Equine Rescue

Equine Advocates Use Social Media In Attempt to Save ND Wild Horses

Source: By: Patrick Springer, as published at INFORUM

Will the young wild horses find caring homes or will they be sent to the slaughterhouse?

Shown are 2-year-old horses named Birch and Ponderosa fighting. Stallions vy for dominance to lead their own bands and the right to breed with band mares in the wild horse herd at Theodore Roosevelt National Park. North Dakota Badlands Horse

Fargo – Thousands of people are reading about the saga of stallions like Thunder and mares like Spotted Blue as they wait to learn the fate of their offspring in Theodore Roosevelt National Park in western North Dakota.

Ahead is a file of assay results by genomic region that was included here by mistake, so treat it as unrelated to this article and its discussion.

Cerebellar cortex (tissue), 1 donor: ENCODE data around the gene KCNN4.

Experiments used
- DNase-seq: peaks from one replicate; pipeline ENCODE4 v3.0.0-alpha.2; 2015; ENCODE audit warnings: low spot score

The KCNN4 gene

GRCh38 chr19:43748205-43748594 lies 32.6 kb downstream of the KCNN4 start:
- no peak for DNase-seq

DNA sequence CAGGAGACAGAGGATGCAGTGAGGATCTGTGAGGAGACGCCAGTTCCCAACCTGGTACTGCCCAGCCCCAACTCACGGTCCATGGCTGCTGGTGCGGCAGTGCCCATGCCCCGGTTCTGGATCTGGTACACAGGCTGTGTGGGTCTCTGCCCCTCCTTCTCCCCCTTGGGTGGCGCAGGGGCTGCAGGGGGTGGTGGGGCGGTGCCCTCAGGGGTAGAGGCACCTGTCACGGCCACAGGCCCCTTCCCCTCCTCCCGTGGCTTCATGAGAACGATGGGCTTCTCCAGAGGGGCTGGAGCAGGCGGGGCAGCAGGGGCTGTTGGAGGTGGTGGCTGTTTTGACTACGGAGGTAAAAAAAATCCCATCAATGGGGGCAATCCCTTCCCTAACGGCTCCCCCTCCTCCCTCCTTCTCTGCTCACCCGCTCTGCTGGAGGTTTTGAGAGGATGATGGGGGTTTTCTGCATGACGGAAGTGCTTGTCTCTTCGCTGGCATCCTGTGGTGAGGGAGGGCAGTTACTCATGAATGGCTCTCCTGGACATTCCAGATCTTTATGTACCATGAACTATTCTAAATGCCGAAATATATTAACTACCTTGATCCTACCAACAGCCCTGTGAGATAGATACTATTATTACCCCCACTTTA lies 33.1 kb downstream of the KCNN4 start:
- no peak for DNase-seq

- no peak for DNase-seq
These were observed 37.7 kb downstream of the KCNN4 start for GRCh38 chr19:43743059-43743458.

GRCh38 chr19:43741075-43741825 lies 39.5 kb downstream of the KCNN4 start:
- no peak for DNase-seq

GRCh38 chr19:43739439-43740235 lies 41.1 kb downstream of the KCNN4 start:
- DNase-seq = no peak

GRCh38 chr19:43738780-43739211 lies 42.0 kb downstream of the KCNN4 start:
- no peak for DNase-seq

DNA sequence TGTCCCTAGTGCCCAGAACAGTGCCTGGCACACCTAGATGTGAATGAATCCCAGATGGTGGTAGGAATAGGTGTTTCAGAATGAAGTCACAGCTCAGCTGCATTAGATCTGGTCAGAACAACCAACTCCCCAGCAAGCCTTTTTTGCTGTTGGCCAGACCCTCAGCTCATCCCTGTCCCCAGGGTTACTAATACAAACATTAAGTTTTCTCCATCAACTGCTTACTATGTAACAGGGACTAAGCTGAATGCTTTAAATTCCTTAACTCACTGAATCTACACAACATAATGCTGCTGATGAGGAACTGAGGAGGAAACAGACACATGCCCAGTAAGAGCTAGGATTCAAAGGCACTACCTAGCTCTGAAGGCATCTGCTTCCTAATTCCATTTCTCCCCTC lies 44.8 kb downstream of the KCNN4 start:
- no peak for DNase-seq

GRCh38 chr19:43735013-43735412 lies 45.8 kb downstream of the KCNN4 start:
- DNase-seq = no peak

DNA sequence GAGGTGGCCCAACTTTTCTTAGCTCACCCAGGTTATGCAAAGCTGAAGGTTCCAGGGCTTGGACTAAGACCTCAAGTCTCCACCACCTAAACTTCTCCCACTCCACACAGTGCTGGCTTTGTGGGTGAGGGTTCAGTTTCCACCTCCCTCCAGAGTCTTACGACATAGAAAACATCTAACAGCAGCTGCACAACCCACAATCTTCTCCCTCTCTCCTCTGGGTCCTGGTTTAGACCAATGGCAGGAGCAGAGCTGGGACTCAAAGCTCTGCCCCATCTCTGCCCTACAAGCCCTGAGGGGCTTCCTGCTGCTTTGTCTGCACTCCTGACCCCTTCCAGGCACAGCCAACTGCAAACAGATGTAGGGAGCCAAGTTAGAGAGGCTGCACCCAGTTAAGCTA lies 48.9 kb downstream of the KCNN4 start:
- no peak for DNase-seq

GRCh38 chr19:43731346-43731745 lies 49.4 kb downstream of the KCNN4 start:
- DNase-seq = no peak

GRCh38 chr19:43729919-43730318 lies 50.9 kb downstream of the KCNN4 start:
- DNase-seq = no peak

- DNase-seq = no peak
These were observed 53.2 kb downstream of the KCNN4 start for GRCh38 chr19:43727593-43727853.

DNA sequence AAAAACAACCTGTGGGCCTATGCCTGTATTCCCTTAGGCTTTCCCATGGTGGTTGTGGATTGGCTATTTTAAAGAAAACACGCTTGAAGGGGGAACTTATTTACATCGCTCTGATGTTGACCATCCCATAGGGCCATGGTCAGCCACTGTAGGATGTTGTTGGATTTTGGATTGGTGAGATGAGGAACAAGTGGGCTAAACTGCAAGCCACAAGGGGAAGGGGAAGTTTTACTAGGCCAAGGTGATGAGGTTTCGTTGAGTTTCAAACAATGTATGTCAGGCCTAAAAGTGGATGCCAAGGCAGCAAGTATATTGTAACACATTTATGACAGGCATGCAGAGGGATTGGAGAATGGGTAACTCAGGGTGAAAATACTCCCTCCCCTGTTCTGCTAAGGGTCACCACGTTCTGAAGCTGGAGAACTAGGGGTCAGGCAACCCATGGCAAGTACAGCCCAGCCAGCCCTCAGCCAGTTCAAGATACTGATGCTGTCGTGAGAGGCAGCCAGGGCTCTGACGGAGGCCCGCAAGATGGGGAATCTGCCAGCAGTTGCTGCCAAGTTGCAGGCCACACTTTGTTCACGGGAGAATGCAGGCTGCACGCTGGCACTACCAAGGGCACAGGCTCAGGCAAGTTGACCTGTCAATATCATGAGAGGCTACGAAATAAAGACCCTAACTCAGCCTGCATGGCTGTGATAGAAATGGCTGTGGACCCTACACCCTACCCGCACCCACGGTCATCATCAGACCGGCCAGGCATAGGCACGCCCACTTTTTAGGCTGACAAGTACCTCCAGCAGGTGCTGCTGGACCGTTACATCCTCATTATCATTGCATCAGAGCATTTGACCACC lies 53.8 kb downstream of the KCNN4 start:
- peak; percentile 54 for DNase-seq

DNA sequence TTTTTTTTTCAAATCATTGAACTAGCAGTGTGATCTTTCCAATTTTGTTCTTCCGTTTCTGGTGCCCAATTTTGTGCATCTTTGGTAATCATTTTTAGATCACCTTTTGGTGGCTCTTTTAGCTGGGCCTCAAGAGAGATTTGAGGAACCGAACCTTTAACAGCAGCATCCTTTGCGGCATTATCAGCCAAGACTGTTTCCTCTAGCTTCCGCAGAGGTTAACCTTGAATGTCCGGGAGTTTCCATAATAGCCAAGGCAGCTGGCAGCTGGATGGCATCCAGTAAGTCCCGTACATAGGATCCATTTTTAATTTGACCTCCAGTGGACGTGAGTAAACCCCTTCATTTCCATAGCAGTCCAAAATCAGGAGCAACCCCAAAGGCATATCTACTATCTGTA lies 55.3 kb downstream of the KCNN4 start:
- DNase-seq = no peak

Will the young wild horses find caring homes or will they be sent to the slaughterhouse?

Rangers at the park plan to round up more than 100 horses this fall to thin the herd, and surplus horses will be sold at auction Sept. 28.

Supporters of the park horses, who have tracked the herd for years and keep a registry listing each horse and its lineage, are mounting Facebook campaigns to spread the word in the hope of placing the horses with caring buyers.

“They are more worthy of ending up with good, loving families instead of on a dinner plate,” said Eileen Norton, who launched “Wild in North Dakota,” a Facebook page promoting the horses. “They deserve life after living wild.”

After the last horse roundup in the park, in 2009, eight of 77 horses sold at auction ended up going to the “kill market,” horses bought for slaughter, according to horse advocates.

Norton posted photos of the horses lost to slaughter under the caption, “Gone but not forgotten.”